Freeports: SNP government faces criticism from own party activists over green freeports in Scotland

The two green freeports propsed in Scotland fall under Boris Johnson’s leveling up agenda and aim to offer tax breaks and lower business tariffs.

However, the SNP Trade Union Group said the decision to work with the UK Government risked “undermining devolution” and opening a lawless backdoor into the Scottish economy.

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The SNP initially disagreed with the implementation of freeports.

The Scottish government plans to adapt UK proposals for the establishment of Freeports making them Green Ports. In the running are Rosyth, Dundee, Hunterston, Orkney, Cromarty Firth and Aberdeen. (Photo by Jeff J Mitchell/Getty Images)

However, finance secretary Kate Forbes said on Monday the Scottish Government recently agreed to the freeports based on changes to the agreement with the UK Government.

These changes include equal decision-making powers on the ports by Scottish and UK governments, the focus on reaching Net Zero by 2045 and embedding fair work.

Yet Bill Ramsay, the conventioner of the Trade Union group, which has over 14,000 members, told The Herald: “We have concerns about the introduction of freeports in Scotland.

“Last year our party agreed six clear conditions which we believe makes them untenable – conditions which also apply to the Greenport variant, which was rejected by the SNP party conference in September 2021.

“We of course recognize that as long as Scotland is part of the UK any Scottish returned administration has a duty to work with the UK government, and to attempt to alleviate and or mitigate any policies of the UK government that are potentially harmful to Scotland.

“On the face of it, the decision to do a deal with the UK Government on these deregulated zones risks undermining devolution and opening a dangerous unregulated backdoor into the Scottish economy.”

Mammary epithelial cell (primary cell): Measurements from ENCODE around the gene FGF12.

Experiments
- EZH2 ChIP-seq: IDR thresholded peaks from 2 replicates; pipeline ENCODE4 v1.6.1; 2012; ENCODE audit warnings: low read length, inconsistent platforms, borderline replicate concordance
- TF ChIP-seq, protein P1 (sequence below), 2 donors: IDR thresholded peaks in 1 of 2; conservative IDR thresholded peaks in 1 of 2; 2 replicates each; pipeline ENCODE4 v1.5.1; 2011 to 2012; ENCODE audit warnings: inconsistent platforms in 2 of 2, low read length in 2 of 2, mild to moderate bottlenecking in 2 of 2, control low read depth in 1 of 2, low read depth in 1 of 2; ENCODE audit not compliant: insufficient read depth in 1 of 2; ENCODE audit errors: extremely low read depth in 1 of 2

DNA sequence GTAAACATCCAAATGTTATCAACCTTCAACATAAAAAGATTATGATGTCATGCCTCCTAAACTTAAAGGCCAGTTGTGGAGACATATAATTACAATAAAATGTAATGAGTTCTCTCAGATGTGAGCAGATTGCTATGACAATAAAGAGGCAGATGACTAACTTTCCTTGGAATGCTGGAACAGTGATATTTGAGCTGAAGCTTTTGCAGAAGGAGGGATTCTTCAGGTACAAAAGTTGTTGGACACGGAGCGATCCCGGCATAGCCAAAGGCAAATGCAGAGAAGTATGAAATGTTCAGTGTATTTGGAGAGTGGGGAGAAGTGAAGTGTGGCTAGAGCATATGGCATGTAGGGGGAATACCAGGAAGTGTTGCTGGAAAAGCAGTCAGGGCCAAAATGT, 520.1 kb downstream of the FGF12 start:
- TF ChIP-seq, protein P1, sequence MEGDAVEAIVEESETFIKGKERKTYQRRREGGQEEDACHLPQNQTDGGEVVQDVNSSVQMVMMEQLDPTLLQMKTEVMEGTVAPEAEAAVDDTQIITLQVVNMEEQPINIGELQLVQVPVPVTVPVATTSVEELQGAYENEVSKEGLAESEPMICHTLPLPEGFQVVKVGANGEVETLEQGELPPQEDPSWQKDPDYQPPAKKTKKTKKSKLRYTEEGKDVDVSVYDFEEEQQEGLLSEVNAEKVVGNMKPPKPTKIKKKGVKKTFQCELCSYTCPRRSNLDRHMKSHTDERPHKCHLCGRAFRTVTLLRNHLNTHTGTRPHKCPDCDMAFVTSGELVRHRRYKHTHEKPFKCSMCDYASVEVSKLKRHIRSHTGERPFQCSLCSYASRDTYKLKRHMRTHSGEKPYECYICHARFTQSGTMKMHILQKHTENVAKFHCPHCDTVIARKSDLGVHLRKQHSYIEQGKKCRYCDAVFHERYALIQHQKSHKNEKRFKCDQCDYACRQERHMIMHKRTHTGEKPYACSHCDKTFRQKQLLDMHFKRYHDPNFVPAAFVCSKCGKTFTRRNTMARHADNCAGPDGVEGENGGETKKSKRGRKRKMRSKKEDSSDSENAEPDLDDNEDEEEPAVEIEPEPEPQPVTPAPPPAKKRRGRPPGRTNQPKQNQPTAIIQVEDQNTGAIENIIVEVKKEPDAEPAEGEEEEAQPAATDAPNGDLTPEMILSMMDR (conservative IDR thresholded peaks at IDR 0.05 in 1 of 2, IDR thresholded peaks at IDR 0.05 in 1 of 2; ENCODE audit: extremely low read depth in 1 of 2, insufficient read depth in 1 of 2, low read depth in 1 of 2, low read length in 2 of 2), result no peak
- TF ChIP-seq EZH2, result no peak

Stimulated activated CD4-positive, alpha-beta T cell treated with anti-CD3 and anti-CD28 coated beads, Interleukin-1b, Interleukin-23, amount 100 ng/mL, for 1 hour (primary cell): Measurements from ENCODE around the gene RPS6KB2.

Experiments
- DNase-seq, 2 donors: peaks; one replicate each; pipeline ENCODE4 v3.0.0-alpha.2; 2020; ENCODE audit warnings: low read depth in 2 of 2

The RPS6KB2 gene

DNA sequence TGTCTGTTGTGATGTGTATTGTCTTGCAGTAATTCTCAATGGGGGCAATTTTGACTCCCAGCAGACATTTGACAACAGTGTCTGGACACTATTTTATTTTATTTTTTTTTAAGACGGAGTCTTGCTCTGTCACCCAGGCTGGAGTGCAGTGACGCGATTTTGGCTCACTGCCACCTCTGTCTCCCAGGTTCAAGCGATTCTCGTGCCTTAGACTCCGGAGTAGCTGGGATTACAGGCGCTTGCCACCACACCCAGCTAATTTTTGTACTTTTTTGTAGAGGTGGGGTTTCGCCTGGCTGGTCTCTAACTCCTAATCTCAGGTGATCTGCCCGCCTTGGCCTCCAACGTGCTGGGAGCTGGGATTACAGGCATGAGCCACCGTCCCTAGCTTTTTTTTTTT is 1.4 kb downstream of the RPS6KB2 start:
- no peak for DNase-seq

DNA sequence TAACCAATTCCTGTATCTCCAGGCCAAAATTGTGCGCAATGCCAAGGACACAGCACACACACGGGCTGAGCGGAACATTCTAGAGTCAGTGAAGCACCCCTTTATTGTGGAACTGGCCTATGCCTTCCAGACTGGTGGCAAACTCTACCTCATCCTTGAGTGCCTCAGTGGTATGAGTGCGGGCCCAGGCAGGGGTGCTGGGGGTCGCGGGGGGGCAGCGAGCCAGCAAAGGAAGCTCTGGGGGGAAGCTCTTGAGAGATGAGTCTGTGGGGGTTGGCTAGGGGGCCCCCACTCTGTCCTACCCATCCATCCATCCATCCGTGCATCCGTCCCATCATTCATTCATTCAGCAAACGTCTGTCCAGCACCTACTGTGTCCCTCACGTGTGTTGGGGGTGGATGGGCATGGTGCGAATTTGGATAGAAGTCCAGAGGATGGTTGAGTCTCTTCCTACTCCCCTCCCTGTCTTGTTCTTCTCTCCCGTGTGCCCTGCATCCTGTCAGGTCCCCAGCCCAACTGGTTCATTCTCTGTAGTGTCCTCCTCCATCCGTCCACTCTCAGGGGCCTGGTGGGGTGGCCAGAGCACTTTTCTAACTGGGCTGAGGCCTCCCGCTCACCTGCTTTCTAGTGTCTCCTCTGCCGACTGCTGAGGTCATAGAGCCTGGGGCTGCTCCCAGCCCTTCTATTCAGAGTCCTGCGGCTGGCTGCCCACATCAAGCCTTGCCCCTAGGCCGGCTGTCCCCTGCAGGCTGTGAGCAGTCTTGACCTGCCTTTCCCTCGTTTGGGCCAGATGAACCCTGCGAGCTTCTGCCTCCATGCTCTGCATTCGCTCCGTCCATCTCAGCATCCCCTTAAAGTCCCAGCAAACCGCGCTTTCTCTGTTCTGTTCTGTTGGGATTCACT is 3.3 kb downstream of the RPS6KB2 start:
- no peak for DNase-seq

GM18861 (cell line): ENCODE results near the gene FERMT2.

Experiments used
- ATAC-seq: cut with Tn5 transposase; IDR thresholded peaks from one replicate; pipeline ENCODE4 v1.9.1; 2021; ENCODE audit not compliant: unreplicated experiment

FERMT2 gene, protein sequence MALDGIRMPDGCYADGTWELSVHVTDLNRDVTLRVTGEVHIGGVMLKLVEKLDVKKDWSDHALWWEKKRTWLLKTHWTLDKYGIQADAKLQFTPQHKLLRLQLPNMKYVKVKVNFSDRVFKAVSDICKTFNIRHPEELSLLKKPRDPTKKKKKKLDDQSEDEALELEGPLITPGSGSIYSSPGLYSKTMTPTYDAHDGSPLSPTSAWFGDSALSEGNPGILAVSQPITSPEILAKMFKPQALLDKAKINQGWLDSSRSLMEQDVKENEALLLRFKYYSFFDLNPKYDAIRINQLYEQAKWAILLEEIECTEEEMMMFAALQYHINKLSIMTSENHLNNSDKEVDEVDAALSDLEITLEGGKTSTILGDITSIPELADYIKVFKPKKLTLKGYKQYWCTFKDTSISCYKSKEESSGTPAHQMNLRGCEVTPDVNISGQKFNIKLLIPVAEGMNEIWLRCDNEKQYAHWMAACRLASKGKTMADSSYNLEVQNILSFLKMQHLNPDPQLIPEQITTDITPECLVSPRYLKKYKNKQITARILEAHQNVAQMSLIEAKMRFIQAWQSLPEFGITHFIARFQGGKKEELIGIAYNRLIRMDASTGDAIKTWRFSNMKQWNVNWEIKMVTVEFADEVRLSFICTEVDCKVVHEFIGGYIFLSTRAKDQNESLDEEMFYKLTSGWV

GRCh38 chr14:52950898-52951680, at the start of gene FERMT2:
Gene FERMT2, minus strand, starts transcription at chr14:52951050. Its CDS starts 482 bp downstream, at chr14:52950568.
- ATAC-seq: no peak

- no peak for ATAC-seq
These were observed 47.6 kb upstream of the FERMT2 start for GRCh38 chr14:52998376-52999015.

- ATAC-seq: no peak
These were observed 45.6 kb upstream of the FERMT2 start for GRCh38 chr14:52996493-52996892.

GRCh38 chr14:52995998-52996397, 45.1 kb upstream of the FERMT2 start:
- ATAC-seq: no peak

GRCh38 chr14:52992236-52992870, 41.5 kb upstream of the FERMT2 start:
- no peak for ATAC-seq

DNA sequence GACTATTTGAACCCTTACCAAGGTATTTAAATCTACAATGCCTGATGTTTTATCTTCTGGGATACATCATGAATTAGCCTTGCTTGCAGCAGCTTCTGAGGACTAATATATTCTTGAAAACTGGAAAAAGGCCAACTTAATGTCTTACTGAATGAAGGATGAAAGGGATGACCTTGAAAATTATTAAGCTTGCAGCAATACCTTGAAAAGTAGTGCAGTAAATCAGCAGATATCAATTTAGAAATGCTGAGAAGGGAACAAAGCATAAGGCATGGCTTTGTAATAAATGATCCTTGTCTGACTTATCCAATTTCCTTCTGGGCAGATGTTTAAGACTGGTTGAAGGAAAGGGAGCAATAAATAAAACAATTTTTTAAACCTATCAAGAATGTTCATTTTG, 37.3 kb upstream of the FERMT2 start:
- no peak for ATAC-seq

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Green freeports Scotland: ‘There will be a fair process’, says Kate Forbes dismiss…

Mr Ramsay went on to say that the group will be raising their concerns at the SNP’s National Executive Committee and seeking “urgent answers” ​​from the Scottish Government’s Finance Secretary Kate Forbes about how all six conditions for Freeports and Greenports, agreed as policy by the SNP , will be met.

The motion passed by the SNP conference expressed fears that “freeport proposals by the UK Government are a part of the agenda to undermine devolution” and that freeports have historically “been a haven for criminality, such as money laundering and people trafficking”.

The motion also outlines that freeports allow those operating within them “to erode workers’ pay and conditions”.

It adds: “The only way a Freeport should be operated is with consideration for the entire community in which it is located and as fair and just to all; and with correctly staffed controls by all relevant agencies – not just in the immediate vicinity, but across the wider geographical area.”

The six points laid out by the policy are:

– All businesses within them “must pay the real living wage as a minimum, as well as abiding by fair work practices”

– Mandatory trade union recognition

– All businesses in freeports to help hit Scottish Net Zero targets

– Local councils fully funded to cope with the freeports

– Full compensation for local communities adversely affected by freeports, paid for by the businesses operating within it

– Full health and safety, environmental and other law enforcement operating inside freeports

The motion concluded: “Conference agrees therefore that without securing the six requirements set out above in their entirety, Freeports should not established or permitted within Scotland.”

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George Holan

George Holan is chief editor at Plainsmen Post and has articles published in many notable publications in the last decade.

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